6:16 a.m. ET
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A day before Ivanka Trump flew to Berlin to talk about empowering women economically, the Fair Labor Association apparel industry monitoring group released an audit of a Chinese clothing factory used by the exclusive maker of Trump's clothing line. The report found that the factory's 80 workers were regularly required to work 57 hours a week, earning between $63 and $70 a week to knit clothes for Trump's contractor, G-III Apparel Group. That wages are low and overtime requirements too high for Chinese law. The audit also found 24 violations of international labor standards at the factory. G-III has held the exclusive license to make Trump's clothes — $158 dresses, $79 blouses — since 1992, The Washington Post reports.

An independent monitoring group, SMT-Global, conducted the two-day audit of the unidentified Chinese G-III factory in October, and the report did not say if the factory was making Ivanka Trump clothes at the time; G-III also makes apparel for Tommy Hilfinger, Cavlin Klein, and other brands, at factories throughout Asia and South America. Most of Ivanka Trump's clothes are made in China. Since October, G-III factories have shipped more than 110 tons of Ivanka-brand clothes to the U.S. Trump — who has "sought to cast herself as both a champion of workplace issues and a defender of her father's 'buy American, hire American' agenda," The Washington Post says — gave up management in her company but retains sole ownership. Peter Weber

5:18 a.m. ET

The Late Show doesn't always cover global events, "but you see the news, it's a dangerous world," Stephen Colbert said Tuesday night. "Every day, tensions are rising between the United States and our sworn enemy, Canada: Cold Mexico, the Great White North Korea." On Monday night, Trump announced that he was slapping a 20 percent tariff on Canadian softwood lumber. "As far as I know, this is the first time anyone has rejected Justin Trudeau's wood," Colbert joked, noting Canada's relatively fiery response. "For those keeping score at home, Trump is now a friend of Putin and an enemy of poutine."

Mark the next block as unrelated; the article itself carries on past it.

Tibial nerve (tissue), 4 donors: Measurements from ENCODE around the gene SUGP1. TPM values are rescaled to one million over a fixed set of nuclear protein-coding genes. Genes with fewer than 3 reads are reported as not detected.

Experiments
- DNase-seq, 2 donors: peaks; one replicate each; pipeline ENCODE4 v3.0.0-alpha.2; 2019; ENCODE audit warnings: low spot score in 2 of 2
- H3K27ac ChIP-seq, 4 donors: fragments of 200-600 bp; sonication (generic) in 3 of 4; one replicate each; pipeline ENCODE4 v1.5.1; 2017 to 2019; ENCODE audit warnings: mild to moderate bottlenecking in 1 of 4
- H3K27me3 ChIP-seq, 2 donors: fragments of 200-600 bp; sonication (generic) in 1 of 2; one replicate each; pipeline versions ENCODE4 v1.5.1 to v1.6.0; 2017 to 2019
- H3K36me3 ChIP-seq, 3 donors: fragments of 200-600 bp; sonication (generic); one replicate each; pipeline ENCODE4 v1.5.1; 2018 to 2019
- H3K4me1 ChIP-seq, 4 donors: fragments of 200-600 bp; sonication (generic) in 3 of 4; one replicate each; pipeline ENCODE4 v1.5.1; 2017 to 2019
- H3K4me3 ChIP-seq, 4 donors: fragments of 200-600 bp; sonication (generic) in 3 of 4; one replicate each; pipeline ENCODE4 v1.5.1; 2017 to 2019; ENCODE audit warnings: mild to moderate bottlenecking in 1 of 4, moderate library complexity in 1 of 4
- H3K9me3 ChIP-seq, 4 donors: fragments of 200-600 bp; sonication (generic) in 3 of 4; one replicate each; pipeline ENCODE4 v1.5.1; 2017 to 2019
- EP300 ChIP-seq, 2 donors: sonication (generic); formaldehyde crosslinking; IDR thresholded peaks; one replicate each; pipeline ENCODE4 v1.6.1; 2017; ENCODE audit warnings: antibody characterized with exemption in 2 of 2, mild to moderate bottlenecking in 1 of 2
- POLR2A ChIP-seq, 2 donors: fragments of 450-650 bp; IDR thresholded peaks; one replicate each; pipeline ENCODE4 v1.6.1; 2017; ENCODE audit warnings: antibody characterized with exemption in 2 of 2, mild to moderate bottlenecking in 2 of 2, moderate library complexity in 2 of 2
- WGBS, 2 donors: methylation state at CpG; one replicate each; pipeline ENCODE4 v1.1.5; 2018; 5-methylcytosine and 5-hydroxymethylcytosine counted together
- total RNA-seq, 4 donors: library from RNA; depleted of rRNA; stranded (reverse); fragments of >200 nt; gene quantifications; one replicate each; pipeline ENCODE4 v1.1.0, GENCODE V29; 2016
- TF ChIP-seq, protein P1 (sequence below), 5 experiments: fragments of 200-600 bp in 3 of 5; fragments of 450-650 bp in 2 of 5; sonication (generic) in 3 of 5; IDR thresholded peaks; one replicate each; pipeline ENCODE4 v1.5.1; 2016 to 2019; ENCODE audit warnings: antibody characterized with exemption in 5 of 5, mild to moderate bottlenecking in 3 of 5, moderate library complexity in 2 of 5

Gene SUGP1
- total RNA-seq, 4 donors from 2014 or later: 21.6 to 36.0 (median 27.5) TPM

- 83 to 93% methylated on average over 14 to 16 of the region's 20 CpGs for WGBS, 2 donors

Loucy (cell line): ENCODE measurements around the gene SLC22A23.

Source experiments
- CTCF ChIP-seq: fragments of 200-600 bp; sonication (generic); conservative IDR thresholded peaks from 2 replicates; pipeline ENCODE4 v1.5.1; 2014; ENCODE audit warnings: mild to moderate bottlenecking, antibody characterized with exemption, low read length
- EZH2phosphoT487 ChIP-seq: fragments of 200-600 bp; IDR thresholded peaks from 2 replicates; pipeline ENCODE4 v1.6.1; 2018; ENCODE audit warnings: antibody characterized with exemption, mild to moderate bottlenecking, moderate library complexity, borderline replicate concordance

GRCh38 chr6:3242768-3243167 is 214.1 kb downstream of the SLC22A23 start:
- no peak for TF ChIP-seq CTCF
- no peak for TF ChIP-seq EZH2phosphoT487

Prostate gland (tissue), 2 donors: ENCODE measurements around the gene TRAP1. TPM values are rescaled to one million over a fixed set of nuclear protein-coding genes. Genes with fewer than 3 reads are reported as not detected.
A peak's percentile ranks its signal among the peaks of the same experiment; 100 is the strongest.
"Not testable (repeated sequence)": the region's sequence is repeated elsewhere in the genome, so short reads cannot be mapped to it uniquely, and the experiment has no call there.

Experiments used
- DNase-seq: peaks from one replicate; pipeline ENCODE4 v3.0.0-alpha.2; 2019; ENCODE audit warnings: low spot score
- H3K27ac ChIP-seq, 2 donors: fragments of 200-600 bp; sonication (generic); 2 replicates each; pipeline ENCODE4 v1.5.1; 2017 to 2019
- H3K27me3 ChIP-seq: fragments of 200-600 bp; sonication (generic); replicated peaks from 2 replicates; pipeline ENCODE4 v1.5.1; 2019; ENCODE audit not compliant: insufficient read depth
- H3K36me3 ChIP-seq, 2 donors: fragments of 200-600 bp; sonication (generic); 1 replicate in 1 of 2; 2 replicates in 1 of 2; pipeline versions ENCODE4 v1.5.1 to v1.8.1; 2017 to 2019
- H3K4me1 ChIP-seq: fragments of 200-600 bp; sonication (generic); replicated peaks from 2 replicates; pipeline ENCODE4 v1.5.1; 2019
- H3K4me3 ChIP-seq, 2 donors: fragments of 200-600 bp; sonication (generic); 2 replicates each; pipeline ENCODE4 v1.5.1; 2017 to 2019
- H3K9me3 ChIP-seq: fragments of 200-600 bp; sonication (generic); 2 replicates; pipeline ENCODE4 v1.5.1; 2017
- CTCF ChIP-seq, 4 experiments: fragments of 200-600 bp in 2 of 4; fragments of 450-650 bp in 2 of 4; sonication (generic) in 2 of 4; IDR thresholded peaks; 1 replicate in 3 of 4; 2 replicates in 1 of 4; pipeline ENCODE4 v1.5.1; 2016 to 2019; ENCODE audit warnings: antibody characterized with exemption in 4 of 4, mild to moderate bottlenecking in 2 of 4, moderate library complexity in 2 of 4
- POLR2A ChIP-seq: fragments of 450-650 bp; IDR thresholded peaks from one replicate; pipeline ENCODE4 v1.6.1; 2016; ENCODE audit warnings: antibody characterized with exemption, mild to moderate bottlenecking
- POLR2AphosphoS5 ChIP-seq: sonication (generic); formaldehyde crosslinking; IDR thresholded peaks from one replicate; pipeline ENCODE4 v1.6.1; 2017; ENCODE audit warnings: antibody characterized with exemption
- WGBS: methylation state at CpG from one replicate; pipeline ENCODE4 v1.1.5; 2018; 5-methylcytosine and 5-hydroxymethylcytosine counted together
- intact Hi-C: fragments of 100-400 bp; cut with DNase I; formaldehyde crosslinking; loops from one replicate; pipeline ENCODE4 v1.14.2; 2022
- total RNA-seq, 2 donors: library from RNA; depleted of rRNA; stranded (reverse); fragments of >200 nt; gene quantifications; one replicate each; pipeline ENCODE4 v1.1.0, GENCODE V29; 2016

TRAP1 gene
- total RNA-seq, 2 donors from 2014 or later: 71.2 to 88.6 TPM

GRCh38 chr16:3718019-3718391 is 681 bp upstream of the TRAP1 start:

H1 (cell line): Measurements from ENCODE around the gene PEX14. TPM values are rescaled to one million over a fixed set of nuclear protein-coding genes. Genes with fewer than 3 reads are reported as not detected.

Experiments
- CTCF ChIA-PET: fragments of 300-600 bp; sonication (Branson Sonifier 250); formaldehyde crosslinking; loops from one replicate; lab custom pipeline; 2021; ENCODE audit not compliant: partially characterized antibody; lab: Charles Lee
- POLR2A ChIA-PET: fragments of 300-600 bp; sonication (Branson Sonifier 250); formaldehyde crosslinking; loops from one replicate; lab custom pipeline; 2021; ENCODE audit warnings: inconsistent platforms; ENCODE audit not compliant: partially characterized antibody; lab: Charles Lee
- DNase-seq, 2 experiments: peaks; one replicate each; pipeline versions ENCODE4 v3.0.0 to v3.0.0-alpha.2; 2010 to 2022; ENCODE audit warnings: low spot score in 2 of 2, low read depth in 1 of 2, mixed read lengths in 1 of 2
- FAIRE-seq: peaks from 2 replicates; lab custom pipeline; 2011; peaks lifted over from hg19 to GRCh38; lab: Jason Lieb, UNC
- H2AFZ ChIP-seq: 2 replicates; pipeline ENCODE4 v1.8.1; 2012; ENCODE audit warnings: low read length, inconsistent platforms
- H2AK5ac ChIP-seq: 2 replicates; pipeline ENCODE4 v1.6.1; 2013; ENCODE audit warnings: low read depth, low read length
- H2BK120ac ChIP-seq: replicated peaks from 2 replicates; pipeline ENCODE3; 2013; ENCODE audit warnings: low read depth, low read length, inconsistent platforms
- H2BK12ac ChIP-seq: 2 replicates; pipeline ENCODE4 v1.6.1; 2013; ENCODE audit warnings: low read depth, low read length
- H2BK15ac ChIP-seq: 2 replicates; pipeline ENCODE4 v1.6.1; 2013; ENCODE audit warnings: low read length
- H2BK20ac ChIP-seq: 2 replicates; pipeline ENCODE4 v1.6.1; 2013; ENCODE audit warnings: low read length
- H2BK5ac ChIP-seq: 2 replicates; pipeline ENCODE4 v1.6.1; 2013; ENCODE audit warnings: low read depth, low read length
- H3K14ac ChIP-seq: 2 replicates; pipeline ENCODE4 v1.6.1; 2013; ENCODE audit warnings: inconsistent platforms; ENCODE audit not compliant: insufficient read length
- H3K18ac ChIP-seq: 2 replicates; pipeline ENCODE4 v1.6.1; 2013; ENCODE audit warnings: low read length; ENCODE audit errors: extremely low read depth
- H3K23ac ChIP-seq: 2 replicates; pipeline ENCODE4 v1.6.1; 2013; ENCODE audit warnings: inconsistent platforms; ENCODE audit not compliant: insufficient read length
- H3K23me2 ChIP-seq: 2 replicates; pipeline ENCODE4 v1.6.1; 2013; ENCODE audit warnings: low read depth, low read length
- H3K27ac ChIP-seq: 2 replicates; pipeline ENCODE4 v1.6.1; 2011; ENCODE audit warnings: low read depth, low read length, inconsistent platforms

"That's Donald Trump on the international stage — rare, because since becoming president, Donald Trump has not left the country; he's barely left the country club," Colbert said. But he did send daughter Ivanka to Berlin on Tuesday to attend a women's conference, "making her the first Trump to attend a women's conference that didn't include a swimsuit competition." She was not greeted warmly, at least when she mentioned her father. But things aren't going great for Ivanka back home, either, he said. "They've had trouble moving Ivanka's line of clothing, so they secretly relabeled it as Adrianne Vittadini. That's how unpopular the Trump name is right now: her clothing has been put in the witness protection program." He suggested the entire Trump White House could undergo a similar rebranding. Meet President Enrico Vittadini below. Peter Weber

4:32 a.m. ET
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President Trump's White House is a flurry of activity as it pushes to chalk up tangible achievements before Trump hits 100 days in office on Saturday, and on Wednesday, Trump will sign executive orders on education and public lands. One of the orders will instigate an Interior Department review of all national monuments designated by his predecessors since 1996, with a perceived goal of opening more protected public lands to drilling, logging, and mining; the other will order Education Secretary Betsy DeVos to study how the federal government "has unlawfully overstepped state and local control," a White House official tells The Washington Post.

On Friday, Trump will sign yet another executive order, this one seeking to lift bans on offshore drilling in the Atlantic and Arctic Oceans put in place by former President Barack Obama, The New York Times reports. It will order Interior Secretary Ryan Zinke to study an Obama mandate to block offshore drilling in those waters through 2022, and call for a repeal of a permanent ban on drilling in Arctic and Atlantic areas Obama enacted in December 2016, using a provision of the 1953 Outer Continental Shelf Lands Act. It isn't clear how much any of Trump's orders will accomplish.